George Geftakys Assembly Ministry
“The Assemblies” currently consist of about a dozen small Christian gatherings, mostly in the U.S., that were founded by George Geftakys, beginning in 1971.
In 2002, there were more than fifty Assemblies world-wide. Most of them disbanded in 2003 following the revelation of Mr. Geftakys’ sexual involvement with women in the group and the cover-up of his son’s long history of domestic violence.
– Source: The Assemblies of George & Betty Geftakys: Introduction to the Ministry [Contra]
Dawn Smith: Why I Left an Evangelical Cult
- Abusive Churches Will Always Exist Chapter 11 in Ronald Enroth’s book, Churches That Abuse, deals with George Geftakys’ “Assembly”
- The Irons’ History of the Geftakys Assembly Ministry by Margaret Irons
How did a man like George Geftakys gain credibility and a following, in spite of contrary indications? This the Irons’ perspective, beginning with how they met the Geftakys’s in Southern California in 1969. Brinda McCumber gives another perspective from Illinois in Midwest and Tuscola History. Note: Although the Geftakys ministry known as the Assembly was based on early Plymouth Brethren principles, taught early PB doctrine and used PB language, there was never any connection with Brethren assemblies other than George’s previous association with them for 15 years or so.
- Reflections on the Assembly, and elements of spiritual abuse [Contra]
We’ve tried to put together as complete a picture as possible of the Assembly ministry of George and Betty Geftakys, covering its origin and history, its teaching and practice, the final weeks, the current status of groups still meeting independently, and personal stories of former members.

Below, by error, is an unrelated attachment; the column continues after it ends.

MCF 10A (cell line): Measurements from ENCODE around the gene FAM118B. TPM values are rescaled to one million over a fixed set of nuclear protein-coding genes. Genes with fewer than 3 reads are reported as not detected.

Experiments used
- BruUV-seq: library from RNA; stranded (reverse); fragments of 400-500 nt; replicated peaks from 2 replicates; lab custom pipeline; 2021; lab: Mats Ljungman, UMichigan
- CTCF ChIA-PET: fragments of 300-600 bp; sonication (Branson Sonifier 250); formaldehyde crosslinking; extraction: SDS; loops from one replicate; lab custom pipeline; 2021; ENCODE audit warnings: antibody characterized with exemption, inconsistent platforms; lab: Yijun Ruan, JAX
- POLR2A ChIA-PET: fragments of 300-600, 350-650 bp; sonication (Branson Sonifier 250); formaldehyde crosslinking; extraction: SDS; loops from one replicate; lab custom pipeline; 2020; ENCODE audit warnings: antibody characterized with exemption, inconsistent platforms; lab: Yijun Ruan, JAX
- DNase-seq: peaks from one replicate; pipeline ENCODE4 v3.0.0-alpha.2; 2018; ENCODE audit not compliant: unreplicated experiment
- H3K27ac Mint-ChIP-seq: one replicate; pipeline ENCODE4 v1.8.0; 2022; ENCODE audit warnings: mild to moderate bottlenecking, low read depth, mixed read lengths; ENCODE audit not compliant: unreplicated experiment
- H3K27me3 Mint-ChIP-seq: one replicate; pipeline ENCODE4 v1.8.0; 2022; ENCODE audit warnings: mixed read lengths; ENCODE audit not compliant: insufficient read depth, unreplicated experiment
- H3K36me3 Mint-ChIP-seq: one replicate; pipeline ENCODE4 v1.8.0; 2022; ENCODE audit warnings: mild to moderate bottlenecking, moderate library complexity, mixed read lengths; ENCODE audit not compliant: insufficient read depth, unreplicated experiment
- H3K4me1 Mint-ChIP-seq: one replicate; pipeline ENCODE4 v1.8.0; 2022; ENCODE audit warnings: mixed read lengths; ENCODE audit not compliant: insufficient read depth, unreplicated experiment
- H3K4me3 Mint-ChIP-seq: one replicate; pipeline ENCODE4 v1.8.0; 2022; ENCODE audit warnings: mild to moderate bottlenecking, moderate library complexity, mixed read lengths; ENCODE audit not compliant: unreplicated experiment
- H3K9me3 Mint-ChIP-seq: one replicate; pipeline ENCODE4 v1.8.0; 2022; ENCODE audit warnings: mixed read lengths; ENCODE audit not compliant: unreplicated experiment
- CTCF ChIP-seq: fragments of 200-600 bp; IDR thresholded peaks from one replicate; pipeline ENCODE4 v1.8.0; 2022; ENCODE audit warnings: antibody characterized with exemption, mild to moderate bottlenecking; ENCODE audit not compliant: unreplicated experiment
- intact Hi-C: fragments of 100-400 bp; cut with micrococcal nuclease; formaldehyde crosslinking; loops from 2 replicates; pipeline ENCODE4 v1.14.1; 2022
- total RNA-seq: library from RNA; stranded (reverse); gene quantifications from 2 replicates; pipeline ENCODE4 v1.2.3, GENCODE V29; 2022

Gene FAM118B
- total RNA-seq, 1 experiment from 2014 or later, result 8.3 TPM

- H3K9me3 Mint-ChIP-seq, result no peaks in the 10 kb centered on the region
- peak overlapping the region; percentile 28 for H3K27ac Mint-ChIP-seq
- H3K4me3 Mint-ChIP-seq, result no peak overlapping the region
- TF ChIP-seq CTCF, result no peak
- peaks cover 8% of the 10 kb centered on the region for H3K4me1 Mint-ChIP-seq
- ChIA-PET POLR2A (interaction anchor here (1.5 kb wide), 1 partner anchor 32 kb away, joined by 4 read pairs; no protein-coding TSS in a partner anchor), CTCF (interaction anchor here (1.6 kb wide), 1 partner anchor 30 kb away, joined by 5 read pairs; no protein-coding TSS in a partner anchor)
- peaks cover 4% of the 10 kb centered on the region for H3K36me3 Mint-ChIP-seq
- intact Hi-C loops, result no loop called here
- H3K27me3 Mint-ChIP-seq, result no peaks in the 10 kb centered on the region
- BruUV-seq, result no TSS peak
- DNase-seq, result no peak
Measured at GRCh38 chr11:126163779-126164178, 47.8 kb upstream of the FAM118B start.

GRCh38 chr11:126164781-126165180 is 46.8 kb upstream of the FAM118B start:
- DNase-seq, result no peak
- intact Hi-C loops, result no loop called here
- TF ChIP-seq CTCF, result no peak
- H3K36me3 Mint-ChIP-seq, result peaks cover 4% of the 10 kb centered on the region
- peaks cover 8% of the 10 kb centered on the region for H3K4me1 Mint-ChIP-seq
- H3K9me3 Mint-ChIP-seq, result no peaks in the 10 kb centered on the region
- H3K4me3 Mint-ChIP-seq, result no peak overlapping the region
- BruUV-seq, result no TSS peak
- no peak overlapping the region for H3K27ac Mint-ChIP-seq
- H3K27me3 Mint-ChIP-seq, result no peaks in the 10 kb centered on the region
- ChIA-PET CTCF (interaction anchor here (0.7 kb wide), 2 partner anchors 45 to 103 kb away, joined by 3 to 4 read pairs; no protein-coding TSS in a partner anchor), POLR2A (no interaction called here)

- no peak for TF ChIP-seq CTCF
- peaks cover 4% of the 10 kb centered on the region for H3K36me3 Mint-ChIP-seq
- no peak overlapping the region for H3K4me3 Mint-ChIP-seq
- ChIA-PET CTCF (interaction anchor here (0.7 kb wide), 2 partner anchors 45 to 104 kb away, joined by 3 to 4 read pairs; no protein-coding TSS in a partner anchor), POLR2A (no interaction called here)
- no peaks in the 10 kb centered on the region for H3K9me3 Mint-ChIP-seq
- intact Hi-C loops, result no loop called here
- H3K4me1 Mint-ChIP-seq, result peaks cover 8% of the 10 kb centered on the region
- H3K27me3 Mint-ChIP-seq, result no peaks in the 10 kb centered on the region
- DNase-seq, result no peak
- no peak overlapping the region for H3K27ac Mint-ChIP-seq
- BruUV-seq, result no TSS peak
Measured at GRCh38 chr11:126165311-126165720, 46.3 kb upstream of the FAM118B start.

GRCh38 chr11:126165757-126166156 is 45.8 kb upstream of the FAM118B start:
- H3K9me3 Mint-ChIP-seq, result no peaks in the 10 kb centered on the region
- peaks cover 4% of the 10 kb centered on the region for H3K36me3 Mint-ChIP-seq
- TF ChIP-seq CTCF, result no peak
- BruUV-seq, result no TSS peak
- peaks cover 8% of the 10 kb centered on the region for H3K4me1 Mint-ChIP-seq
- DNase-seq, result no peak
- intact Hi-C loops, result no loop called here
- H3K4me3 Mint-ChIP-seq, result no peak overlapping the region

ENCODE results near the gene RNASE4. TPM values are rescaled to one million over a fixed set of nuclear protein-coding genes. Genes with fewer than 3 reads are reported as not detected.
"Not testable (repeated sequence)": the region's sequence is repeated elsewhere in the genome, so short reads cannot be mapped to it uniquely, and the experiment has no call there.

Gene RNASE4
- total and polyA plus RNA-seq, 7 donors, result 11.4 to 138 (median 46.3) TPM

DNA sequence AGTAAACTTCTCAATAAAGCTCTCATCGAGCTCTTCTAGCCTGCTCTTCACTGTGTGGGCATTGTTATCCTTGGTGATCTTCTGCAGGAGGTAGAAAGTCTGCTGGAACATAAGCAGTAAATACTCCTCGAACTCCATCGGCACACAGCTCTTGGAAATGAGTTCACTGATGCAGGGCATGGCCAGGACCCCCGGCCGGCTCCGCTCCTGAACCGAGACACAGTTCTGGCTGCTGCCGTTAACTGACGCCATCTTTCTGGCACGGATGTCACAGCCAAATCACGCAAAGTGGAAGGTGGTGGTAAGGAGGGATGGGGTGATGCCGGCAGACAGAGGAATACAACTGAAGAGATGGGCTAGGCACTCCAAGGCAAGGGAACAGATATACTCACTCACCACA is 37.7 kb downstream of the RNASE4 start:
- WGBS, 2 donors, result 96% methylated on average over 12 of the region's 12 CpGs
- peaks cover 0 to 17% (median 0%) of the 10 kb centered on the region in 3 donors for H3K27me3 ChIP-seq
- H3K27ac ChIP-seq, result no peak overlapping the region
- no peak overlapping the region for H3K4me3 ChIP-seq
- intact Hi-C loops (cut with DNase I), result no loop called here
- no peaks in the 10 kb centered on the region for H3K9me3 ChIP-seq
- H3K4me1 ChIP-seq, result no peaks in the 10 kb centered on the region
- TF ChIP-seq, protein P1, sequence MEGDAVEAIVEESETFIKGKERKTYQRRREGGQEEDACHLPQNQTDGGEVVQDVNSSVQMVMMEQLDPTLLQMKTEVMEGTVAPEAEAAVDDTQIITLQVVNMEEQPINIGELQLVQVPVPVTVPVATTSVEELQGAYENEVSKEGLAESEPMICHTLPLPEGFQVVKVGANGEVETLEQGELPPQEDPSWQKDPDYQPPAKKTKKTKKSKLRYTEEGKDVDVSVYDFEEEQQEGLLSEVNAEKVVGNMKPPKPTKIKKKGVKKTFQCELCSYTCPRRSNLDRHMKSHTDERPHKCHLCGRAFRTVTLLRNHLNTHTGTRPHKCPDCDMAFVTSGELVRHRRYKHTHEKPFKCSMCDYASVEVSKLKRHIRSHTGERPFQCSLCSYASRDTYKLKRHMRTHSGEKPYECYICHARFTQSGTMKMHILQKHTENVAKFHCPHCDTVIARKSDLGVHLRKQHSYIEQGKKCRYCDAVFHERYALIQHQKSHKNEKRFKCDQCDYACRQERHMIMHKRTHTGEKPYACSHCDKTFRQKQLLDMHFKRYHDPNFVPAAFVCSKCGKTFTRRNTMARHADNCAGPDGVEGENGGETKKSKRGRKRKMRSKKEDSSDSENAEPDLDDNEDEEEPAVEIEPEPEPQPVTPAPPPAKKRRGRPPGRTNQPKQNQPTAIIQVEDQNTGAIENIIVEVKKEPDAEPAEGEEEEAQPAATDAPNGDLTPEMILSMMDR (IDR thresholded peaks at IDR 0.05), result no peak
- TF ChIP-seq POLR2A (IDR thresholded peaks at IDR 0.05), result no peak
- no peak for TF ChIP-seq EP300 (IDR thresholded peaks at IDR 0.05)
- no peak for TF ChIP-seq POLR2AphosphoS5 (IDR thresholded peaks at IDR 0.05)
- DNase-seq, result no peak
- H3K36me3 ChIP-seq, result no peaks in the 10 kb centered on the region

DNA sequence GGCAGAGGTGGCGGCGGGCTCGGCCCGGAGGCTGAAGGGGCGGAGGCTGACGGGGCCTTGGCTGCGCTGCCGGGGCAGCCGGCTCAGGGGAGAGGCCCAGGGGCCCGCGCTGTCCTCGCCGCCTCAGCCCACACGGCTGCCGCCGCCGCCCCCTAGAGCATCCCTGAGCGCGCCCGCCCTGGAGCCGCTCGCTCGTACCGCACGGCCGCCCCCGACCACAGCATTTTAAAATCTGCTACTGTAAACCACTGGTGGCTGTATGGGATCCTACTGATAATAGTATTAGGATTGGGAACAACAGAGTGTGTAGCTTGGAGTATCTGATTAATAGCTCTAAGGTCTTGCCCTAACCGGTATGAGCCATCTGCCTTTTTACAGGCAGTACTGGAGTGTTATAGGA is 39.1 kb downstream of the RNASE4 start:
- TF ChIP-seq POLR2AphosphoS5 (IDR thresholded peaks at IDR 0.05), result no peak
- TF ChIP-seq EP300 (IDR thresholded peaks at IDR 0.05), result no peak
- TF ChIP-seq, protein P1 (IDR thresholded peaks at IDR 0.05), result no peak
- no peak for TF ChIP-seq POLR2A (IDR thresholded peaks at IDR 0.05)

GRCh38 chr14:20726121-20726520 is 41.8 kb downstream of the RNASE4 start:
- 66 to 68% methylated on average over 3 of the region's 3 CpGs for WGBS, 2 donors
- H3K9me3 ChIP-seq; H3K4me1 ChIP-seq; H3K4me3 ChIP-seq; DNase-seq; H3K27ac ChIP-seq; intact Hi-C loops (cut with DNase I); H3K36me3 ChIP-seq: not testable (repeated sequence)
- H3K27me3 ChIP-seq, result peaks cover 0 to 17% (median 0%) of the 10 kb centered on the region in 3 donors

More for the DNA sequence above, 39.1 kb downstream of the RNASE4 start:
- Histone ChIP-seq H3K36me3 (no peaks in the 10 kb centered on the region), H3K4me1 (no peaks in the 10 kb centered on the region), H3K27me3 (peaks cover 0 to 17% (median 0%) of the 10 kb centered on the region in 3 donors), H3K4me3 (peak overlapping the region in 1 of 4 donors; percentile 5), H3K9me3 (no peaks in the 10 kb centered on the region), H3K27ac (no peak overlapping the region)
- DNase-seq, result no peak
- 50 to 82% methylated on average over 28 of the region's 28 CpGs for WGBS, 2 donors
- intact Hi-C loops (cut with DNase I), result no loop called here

Some folks will feel that this website puts the Assembly in too harsh a light, and fails to emphasize the positive aspects. The use of the word ‘cult’ may be particularly offensive. Others will feel the opposite. We have tried to be objective, but whether we have succeeded or not, the information on this site is a key element in healing from damages done. Take what seems true to you and is helpful, and leave the rest. Certain things may make more sense to you later.
Spiritual abuse, in various forms, is not uncommon among Christian gatherings and ministries, unfortunately. The Elements of Spiritual Abuse section of the website covers subjects including how to identify abusive churches and Christian leaders, unethical influence and mind control, clergy sexual abuse, and psychopathology, particularly narcissism. Articles and resources on this site pertain to many legalistic and/or abusive Christian groups.
– Source: About us and this site